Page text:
The anatomy curriculum is a place where professionalism can be learned and practiced, including training in cultural competence and communication skills for working with diverse populations. One population that has received little attention in terms of medical education are d/Deaf and hard of hearing (d/DHH) patients, although there is much evidence to support health care disparities in this population. Several major contributing factors include differing views of deafness between medical professionals and those who are culturally Deaf, a lack of understanding of Deaf culture and American Sign Language (ASL) by medical professionals, a lack of educational resources in ASL, and poor experiences in health care. To address this need, a Deaf Culture Applied Anatomy session was incorporated into the first-year curriculum at Morehouse School of Medicine while medical students were studying anatomy of the ear and hearing. Panelists, who were culturally Deaf, hard of hearing, and hearing children of deaf adults, shared their experiences in healthcare, including challenges they faced with communication and care. Surveys were provided to students before and after the panel session. Surveys indicated a lack of knowledge prior to this session, while also demonstrating that this 90-min session improved students' understanding of effective communication with future patients and issues related to deafness. Qualitative feedback also suggested that the students found the session to be personally and professionally beneficial. Implementing the Deaf Culture session was an effective means for introducing students to Deaf culture and working with d/DHH patients.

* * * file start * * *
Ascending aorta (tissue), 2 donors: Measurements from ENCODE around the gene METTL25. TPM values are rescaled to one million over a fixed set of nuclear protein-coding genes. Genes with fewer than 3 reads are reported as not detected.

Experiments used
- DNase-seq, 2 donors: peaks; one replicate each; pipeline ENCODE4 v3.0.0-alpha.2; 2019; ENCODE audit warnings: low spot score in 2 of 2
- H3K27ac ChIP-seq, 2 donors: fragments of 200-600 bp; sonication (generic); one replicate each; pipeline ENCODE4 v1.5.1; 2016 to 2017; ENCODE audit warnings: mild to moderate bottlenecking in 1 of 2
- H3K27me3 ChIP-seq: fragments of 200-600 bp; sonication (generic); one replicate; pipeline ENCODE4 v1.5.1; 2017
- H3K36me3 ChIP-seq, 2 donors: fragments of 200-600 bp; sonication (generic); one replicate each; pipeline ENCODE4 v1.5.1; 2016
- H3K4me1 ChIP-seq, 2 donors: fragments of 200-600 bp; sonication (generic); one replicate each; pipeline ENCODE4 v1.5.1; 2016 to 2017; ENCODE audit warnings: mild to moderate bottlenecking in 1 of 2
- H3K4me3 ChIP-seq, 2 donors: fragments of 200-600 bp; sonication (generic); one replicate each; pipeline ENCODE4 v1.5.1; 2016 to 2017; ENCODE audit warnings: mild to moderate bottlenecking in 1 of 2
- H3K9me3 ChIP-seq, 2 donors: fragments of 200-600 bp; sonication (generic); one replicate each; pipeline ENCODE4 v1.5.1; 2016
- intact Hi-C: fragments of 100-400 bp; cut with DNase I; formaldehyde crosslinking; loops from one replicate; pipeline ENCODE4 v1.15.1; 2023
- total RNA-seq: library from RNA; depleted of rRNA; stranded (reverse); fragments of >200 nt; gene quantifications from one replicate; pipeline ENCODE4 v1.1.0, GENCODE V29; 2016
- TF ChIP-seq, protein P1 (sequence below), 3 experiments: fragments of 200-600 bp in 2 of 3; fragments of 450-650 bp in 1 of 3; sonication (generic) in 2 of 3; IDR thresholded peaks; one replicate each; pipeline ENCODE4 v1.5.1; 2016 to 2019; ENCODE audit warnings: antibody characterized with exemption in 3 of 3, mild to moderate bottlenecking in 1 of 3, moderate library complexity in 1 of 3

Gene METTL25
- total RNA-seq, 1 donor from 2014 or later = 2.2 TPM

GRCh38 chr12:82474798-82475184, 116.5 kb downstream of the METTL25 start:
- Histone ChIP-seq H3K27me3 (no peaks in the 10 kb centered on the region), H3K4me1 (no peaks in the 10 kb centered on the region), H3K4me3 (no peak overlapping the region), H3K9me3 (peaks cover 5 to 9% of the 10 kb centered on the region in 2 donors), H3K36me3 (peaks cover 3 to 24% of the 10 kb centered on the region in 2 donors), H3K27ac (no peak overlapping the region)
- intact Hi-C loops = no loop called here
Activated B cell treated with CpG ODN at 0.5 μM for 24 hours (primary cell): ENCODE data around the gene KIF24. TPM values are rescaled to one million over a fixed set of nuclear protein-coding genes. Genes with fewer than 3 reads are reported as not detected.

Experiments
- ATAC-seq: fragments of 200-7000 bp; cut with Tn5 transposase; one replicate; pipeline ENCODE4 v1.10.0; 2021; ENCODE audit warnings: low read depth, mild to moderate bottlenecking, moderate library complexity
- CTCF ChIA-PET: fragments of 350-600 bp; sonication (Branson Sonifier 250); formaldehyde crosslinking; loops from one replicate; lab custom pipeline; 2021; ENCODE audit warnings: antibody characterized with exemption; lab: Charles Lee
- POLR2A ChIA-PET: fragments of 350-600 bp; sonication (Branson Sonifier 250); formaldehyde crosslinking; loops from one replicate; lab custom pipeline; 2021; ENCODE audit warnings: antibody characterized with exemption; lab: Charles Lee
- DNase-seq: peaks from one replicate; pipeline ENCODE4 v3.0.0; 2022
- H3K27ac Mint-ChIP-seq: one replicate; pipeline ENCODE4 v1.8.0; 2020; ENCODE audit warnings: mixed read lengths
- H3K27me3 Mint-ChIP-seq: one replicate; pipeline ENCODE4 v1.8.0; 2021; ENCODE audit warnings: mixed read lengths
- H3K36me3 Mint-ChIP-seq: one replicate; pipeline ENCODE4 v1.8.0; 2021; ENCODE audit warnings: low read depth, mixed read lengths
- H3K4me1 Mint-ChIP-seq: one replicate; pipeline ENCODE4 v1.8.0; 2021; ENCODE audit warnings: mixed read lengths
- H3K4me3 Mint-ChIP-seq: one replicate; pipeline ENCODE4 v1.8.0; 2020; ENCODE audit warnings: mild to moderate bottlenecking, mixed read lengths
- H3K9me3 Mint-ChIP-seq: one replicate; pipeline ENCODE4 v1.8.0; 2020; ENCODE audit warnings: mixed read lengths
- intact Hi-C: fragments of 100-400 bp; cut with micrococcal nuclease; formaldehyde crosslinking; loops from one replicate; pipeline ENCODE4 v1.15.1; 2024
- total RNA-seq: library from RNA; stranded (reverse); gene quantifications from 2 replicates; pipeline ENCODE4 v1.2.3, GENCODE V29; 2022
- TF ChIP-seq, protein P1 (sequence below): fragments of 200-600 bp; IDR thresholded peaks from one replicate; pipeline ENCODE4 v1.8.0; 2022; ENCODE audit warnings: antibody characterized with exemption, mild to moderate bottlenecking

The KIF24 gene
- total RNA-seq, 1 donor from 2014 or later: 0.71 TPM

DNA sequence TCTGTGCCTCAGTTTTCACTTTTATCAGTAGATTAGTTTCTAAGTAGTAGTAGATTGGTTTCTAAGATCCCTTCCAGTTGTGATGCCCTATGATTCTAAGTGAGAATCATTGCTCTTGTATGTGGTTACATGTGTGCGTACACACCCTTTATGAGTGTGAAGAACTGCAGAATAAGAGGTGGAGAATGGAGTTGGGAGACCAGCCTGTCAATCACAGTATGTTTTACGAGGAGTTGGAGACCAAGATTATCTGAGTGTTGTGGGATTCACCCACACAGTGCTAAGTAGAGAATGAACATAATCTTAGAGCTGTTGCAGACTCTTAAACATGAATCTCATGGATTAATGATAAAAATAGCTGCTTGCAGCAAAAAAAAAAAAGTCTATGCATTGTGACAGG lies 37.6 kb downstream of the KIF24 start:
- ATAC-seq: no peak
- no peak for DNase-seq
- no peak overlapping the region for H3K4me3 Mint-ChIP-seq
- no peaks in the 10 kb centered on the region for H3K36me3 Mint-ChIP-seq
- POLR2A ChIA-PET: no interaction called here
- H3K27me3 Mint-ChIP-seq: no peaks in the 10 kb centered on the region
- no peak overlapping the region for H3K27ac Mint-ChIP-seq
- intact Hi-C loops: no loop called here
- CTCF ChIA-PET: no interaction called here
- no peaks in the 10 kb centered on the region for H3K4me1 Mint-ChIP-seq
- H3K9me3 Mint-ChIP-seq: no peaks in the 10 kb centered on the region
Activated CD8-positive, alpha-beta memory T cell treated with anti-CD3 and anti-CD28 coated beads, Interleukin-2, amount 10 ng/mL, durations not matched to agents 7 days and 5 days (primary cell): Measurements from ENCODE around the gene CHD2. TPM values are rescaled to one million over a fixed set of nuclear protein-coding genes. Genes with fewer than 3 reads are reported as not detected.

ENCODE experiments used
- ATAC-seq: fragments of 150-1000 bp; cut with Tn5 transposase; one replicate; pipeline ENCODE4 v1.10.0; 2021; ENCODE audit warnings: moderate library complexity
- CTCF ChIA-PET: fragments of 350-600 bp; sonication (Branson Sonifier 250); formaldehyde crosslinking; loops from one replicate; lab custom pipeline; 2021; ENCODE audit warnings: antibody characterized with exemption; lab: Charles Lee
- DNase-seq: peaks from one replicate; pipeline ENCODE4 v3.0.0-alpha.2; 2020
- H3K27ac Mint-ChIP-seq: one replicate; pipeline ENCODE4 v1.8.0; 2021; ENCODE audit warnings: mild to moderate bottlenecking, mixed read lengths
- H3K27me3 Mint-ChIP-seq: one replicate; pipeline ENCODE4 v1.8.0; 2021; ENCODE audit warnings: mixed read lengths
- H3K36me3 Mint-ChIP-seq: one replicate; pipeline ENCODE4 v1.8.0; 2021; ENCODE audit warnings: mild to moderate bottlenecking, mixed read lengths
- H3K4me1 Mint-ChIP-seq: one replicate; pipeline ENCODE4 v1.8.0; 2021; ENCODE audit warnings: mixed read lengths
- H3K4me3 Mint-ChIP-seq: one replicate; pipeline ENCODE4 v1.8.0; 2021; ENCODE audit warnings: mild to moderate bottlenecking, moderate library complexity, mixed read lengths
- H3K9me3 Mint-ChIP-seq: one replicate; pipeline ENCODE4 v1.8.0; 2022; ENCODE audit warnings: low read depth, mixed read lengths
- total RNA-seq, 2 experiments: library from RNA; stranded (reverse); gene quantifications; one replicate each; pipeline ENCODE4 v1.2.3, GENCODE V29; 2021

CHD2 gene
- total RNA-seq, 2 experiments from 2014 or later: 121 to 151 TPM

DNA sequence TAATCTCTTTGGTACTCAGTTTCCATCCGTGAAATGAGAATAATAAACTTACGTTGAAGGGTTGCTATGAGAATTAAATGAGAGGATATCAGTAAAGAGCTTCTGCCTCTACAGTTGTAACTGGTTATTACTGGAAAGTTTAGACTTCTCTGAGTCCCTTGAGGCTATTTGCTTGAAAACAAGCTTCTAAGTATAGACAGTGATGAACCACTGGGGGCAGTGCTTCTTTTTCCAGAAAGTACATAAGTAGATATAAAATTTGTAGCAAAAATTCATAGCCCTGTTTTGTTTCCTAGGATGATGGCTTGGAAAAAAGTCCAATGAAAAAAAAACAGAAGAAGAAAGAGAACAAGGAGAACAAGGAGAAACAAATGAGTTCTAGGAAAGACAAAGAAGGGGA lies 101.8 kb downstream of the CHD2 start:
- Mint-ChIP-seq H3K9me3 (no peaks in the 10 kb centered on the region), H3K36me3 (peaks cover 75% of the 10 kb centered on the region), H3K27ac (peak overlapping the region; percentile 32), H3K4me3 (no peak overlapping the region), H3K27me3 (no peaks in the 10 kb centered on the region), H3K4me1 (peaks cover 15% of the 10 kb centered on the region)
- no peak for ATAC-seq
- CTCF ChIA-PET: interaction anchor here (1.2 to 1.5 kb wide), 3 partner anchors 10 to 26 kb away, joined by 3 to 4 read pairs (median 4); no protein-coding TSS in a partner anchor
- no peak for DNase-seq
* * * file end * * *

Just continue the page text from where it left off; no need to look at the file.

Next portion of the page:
Keywords: anatomy; communication; delivery of healthcare; ear; health equity; hearing loss; medical education; neuroanatomy; professionalism; sign language.
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